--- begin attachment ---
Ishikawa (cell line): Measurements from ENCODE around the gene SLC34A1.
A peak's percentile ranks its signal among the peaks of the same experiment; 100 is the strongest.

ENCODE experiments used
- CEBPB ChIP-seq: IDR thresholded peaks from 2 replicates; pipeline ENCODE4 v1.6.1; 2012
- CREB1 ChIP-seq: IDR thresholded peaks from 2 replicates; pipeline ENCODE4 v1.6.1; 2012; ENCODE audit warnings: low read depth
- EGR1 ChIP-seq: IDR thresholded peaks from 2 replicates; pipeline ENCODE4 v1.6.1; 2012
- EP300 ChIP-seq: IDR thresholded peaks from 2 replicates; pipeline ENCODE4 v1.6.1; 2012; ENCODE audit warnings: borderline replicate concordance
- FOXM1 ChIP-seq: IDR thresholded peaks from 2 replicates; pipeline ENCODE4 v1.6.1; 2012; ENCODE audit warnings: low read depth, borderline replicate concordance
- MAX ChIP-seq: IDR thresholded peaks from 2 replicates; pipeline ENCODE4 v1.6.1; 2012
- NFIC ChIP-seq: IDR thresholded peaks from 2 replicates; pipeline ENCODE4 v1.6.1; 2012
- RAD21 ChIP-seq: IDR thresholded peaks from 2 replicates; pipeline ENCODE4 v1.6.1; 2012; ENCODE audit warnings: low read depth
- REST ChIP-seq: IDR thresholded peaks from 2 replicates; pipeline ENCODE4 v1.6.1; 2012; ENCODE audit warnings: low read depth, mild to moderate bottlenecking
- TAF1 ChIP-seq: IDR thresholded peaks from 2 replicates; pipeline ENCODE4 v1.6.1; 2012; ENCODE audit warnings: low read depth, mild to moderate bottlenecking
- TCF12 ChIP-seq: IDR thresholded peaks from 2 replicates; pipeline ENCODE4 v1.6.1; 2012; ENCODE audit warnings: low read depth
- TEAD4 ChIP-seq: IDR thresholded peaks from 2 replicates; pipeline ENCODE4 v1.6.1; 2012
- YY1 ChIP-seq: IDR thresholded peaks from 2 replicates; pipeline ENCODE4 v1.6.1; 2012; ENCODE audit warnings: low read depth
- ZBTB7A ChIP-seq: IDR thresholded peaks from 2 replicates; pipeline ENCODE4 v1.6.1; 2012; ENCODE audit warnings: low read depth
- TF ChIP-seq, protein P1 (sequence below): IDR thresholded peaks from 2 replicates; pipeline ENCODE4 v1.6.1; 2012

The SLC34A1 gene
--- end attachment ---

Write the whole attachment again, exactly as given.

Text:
Ishikawa (cell line): Measurements from ENCODE around the gene SLC34A1.
A peak's percentile ranks its signal among the peaks of the same experiment; 100 is the strongest.

ENCODE experiments used
- CEBPB ChIP-seq: IDR thresholded peaks from 2 replicates; pipeline ENCODE4 v1.6.1; 2012
- CREB1 ChIP-seq: IDR thresholded peaks from 2 replicates; pipeline ENCODE4 v1.6.1; 2012; ENCODE audit warnings: low read depth
- EGR1 ChIP-seq: IDR thresholded peaks from 2 replicates; pipeline ENCODE4 v1.6.1; 2012
- EP300 ChIP-seq: IDR thresholded peaks from 2 replicates; pipeline ENCODE4 v1.6.1; 2012; ENCODE audit warnings: borderline replicate concordance
- FOXM1 ChIP-seq: IDR thresholded peaks from 2 replicates; pipeline ENCODE4 v1.6.1; 2012; ENCODE audit warnings: low read depth, borderline replicate concordance
- MAX ChIP-seq: IDR thresholded peaks from 2 replicates; pipeline ENCODE4 v1.6.1; 2012
- NFIC ChIP-seq: IDR thresholded peaks from 2 replicates; pipeline ENCODE4 v1.6.1; 2012
- RAD21 ChIP-seq: IDR thresholded peaks from 2 replicates; pipeline ENCODE4 v1.6.1; 2012; ENCODE audit warnings: low read depth
- REST ChIP-seq: IDR thresholded peaks from 2 replicates; pipeline ENCODE4 v1.6.1; 2012; ENCODE audit warnings: low read depth, mild to moderate bottlenecking
- TAF1 ChIP-seq: IDR thresholded peaks from 2 replicates; pipeline ENCODE4 v1.6.1; 2012; ENCODE audit warnings: low read depth, mild to moderate bottlenecking
- TCF12 ChIP-seq: IDR thresholded peaks from 2 replicates; pipeline ENCODE4 v1.6.1; 2012; ENCODE audit warnings: low read depth
- TEAD4 ChIP-seq: IDR thresholded peaks from 2 replicates; pipeline ENCODE4 v1.6.1; 2012
- YY1 ChIP-seq: IDR thresholded peaks from 2 replicates; pipeline ENCODE4 v1.6.1; 2012; ENCODE audit warnings: low read depth
- ZBTB7A ChIP-seq: IDR thresholded peaks from 2 replicates; pipeline ENCODE4 v1.6.1; 2012; ENCODE audit warnings: low read depth
- TF ChIP-seq, protein P1 (sequence below): IDR thresholded peaks from 2 replicates; pipeline ENCODE4 v1.6.1; 2012

The SLC34A1 gene